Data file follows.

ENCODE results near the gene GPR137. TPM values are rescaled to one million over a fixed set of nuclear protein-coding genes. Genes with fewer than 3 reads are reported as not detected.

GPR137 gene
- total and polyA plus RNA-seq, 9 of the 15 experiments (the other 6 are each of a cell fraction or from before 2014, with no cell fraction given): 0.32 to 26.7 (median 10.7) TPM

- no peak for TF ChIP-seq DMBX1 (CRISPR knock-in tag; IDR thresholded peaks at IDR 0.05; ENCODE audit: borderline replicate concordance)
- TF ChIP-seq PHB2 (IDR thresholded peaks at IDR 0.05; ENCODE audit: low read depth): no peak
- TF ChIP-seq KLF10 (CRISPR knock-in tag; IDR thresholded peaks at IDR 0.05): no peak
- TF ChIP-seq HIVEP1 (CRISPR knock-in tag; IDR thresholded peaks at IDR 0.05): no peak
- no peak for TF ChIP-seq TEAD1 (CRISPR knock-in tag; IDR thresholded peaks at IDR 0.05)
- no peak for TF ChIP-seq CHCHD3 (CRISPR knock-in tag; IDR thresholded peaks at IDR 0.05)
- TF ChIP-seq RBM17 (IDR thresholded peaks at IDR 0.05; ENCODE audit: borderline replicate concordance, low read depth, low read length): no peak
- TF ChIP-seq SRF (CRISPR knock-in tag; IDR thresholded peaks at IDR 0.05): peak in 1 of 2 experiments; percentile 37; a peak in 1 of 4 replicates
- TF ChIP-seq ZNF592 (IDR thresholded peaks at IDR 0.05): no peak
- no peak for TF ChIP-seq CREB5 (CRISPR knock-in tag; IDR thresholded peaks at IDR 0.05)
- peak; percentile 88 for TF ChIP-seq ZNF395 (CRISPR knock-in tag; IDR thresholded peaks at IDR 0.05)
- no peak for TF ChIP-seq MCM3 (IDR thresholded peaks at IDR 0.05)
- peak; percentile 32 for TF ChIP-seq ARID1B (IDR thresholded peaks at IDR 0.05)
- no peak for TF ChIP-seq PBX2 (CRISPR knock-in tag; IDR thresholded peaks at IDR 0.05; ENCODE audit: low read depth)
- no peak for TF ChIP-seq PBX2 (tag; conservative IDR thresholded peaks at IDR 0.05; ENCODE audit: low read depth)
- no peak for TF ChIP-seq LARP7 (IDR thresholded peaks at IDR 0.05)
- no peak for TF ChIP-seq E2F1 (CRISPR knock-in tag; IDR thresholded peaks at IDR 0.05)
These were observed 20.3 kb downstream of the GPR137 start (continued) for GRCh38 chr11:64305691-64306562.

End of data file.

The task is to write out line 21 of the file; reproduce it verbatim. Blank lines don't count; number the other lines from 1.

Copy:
These were observed 20.3 kb downstream of the GPR137 start (continued) for GRCh38 chr11:64305691-64306562.